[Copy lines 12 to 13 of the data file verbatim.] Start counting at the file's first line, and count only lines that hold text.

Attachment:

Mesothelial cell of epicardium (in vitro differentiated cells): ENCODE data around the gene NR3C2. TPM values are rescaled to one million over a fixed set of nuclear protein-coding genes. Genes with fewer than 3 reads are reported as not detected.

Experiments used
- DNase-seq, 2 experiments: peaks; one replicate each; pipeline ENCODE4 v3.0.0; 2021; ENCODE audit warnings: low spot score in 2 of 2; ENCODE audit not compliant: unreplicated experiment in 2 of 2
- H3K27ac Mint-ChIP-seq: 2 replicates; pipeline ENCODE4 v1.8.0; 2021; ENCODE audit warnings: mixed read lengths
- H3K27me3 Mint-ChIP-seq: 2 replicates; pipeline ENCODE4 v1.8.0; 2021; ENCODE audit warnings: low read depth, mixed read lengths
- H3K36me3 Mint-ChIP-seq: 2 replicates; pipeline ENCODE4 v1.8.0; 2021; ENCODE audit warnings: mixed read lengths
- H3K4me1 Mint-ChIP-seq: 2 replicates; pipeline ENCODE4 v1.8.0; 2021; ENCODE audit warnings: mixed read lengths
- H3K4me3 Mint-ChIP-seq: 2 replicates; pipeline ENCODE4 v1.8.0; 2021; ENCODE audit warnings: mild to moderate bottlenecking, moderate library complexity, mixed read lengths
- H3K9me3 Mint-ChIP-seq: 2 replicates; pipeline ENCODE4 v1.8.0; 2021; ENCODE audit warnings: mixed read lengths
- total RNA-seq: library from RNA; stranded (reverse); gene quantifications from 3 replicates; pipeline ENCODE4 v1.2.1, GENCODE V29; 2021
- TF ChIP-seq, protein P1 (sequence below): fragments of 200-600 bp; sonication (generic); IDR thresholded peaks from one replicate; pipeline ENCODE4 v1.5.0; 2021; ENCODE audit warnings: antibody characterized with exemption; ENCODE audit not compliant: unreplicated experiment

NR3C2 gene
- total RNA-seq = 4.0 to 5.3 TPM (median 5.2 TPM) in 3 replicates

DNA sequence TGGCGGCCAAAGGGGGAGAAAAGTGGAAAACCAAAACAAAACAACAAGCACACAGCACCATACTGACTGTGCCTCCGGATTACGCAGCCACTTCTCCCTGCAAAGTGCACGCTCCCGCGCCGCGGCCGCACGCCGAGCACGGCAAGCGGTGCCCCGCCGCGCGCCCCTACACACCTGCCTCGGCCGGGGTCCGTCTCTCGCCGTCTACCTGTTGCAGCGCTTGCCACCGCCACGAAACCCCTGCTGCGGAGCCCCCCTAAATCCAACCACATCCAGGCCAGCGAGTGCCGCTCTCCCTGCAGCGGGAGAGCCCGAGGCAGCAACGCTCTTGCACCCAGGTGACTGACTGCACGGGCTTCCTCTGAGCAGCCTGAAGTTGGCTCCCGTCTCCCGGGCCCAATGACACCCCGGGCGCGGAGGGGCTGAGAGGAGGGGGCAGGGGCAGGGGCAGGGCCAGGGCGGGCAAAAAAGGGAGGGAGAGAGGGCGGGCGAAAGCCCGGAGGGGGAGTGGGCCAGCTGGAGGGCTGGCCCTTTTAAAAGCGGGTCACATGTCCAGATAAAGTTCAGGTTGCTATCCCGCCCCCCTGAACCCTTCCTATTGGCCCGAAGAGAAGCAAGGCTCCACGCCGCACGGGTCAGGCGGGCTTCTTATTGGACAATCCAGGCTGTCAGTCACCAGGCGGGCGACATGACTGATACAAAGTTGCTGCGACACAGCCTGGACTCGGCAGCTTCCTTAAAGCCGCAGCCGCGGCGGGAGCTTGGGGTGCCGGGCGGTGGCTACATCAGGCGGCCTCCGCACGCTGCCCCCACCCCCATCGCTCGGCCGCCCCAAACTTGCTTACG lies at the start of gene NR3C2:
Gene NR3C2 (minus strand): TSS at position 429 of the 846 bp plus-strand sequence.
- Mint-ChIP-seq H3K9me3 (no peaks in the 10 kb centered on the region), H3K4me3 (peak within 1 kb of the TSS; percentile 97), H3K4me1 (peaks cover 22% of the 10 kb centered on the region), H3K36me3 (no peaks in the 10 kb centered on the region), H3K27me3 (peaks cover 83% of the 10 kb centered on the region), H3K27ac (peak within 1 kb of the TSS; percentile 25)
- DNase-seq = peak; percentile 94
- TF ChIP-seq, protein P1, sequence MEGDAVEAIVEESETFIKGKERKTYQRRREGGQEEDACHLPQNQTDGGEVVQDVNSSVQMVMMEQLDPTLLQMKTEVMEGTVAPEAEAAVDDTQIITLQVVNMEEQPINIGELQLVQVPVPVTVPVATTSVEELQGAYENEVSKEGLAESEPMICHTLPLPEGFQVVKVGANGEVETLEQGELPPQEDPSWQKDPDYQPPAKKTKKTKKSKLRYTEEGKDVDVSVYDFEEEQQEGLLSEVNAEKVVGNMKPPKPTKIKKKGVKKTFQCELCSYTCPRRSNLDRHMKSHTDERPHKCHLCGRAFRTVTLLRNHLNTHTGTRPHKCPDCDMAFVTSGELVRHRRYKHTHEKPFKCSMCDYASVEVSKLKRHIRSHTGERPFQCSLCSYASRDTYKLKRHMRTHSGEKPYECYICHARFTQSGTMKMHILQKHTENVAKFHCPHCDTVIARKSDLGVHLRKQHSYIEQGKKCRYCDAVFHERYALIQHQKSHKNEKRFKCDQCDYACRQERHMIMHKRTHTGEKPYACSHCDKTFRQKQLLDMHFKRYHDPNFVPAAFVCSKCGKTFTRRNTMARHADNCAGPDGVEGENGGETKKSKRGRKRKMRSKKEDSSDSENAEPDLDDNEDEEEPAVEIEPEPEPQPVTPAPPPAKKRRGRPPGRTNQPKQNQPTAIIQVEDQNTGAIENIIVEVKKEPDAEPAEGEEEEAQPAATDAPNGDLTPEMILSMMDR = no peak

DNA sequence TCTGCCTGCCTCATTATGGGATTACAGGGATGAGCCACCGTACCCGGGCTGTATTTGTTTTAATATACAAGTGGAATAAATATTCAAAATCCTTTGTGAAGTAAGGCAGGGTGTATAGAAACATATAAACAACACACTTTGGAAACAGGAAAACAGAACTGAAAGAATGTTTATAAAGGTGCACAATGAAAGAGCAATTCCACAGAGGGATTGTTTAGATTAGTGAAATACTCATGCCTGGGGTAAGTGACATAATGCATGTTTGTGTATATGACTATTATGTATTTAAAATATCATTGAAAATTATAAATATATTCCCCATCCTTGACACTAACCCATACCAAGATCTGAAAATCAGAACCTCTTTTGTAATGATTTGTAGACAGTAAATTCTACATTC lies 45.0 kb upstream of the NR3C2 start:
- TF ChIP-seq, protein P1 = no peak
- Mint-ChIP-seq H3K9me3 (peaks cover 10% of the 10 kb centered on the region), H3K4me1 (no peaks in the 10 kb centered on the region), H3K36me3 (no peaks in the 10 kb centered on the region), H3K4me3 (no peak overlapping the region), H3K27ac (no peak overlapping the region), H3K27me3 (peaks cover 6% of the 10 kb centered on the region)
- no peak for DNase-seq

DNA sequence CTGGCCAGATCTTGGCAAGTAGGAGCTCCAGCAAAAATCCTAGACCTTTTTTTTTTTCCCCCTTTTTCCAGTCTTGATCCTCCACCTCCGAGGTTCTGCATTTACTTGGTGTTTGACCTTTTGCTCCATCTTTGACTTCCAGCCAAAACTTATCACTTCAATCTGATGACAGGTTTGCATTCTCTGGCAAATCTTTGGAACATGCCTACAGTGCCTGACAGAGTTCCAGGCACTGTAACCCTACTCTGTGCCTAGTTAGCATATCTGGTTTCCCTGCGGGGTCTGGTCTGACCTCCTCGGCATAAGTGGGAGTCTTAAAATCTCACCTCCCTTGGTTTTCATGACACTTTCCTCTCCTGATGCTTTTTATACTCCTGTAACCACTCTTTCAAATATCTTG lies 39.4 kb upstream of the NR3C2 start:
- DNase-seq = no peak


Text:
NR3C2 gene
- total RNA-seq = 4.0 to 5.3 TPM (median 5.2 TPM) in 3 replicates